After a fight with Joker’s robot defenders, the ladies escape with the loot and stash it in an abandoned shack. Atlee returns home, and Harley unknowingly finds herself on the grounds of Wayne Manor. Good thing, too, because she is exhausted.
In Arkham, the thugs learn that their “property” was stolen and immediately blame Joker, but Joker insists that Harley Quinn is to blame.
Alfred makes breakfast for Harley fully aware that this is a dangerous situation. Harley soon realizes that she is in Wayne Manor and enlists the help of the Wayne butler. Meanwhile, Ivy is not answering Harley’s calls.
Renee, however, is still trying to track down the elusive Harley Quinn, She gets a call and finds that Harley is announcing the finding of the stolen loot and that she is returning it for the reward money, enough to rebuild the burned-out hotel. Renee is not the only one to see the report. The inmates of Arkham also learn of this development and, with the help of Joker, stage a jailbreak.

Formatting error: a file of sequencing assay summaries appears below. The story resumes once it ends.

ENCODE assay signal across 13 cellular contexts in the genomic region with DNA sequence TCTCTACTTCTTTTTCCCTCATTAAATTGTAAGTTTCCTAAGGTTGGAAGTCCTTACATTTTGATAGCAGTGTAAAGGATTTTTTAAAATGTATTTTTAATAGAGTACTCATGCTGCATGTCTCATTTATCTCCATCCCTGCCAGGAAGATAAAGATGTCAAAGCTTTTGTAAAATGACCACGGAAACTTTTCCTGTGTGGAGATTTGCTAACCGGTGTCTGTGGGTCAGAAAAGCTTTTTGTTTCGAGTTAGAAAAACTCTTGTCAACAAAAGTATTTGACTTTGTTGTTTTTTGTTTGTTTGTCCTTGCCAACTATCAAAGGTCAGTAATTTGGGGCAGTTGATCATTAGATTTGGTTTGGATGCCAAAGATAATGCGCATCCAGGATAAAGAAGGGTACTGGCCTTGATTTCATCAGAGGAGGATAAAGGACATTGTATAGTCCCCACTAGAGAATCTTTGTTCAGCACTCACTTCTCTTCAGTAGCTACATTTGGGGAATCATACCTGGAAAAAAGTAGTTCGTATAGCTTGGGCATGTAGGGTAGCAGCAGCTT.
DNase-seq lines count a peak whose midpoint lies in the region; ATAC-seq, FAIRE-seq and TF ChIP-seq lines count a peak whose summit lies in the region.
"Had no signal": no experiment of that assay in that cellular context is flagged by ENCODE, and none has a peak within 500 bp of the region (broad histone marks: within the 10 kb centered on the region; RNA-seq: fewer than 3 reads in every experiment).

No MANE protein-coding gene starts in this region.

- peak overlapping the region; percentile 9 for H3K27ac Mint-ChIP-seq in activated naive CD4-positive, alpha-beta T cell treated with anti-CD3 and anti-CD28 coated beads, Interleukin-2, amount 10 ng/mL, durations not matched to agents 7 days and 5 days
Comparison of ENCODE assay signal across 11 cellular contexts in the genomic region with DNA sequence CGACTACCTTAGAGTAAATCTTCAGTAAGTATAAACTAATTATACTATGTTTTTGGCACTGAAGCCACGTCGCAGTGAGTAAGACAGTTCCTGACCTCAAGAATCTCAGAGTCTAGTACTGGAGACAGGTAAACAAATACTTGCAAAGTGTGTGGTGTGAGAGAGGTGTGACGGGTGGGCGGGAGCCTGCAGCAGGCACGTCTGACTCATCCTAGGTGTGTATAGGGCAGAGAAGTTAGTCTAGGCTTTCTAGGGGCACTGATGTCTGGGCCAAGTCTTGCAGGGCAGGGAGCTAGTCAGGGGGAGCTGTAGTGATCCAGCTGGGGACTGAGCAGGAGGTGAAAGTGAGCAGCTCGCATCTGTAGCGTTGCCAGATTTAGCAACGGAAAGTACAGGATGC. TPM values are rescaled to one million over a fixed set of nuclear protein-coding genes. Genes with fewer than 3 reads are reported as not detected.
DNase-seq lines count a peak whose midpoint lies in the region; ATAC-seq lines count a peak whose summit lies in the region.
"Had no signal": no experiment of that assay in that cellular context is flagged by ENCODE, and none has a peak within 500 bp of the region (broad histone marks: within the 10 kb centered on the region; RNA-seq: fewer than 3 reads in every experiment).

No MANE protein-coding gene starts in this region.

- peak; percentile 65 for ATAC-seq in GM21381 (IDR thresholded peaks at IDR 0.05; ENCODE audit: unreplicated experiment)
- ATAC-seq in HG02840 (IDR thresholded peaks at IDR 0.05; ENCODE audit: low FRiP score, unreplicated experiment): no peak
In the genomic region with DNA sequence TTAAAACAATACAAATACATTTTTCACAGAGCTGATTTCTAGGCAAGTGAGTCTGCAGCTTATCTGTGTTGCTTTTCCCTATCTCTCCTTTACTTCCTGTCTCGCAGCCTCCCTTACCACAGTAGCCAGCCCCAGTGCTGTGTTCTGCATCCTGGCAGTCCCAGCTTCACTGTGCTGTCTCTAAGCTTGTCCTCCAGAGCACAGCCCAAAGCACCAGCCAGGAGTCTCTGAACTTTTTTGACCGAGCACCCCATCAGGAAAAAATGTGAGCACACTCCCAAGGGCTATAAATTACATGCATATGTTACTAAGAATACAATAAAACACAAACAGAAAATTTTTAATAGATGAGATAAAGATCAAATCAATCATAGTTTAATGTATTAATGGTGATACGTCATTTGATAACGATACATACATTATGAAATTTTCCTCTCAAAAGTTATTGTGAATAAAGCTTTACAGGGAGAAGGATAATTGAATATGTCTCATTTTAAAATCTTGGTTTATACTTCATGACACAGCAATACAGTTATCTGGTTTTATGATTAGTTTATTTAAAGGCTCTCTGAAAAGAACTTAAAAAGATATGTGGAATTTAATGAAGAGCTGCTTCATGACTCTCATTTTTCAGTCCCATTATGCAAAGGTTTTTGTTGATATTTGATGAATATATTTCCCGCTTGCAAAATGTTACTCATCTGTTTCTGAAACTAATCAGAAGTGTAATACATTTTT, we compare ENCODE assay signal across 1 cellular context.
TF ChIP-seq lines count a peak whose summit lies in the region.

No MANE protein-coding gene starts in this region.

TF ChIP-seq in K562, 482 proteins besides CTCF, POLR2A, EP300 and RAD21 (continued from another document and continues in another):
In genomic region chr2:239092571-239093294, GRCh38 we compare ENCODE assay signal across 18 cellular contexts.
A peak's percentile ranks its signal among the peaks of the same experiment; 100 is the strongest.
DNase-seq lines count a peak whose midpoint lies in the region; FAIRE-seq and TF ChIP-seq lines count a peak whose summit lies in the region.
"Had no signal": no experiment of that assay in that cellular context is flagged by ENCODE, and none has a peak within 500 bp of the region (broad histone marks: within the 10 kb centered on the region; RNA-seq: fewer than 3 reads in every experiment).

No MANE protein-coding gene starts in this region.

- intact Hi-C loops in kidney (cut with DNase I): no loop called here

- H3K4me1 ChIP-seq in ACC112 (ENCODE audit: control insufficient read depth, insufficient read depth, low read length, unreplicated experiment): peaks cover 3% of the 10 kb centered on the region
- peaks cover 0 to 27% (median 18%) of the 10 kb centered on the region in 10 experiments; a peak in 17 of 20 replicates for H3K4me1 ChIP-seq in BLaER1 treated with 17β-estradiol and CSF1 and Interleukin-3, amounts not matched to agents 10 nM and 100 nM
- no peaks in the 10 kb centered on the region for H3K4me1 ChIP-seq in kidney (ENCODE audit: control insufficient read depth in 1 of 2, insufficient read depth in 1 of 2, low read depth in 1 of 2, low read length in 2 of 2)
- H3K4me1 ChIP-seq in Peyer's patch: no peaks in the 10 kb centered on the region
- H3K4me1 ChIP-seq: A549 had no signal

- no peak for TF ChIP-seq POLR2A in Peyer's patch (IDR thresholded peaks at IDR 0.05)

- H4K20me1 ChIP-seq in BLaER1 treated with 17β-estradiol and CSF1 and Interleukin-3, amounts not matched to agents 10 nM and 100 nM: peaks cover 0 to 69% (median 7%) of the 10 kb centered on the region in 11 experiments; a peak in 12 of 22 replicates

The Birds investigate the Defeo Agency and discover that they are being watched by Defeo. Worst yet, there is a mark on Harley as well. All the killers in Gotham are going to be gunning for her. They rush to join Renee and Harley. Renee is now realizing what Harley’s game is. Their lunch is interrupted by gunfire, but Red Tool jumps in to save the day. The three repel the killers and escape to police headquarters. They find the station empty, and the Arkham escapees have invaded the station and locked all of the cops in the jail cells. Renee, Harley, and Red Tool have the fight of their lives. The Birds of Prey arrive, and the fight escalates, allowing Harley to escape and pay Benny, the owner of the Defeo Agency, a visit. She torches his house and meets Benny outside. He thinks his family was inside, but Harley tells him that they were not and convinces him to change his life. Now Harley has to find a way to repair her relationship with Ivy. She arrives at her apartment, but Joker is already there and has captured Ivy and her man-eating plant.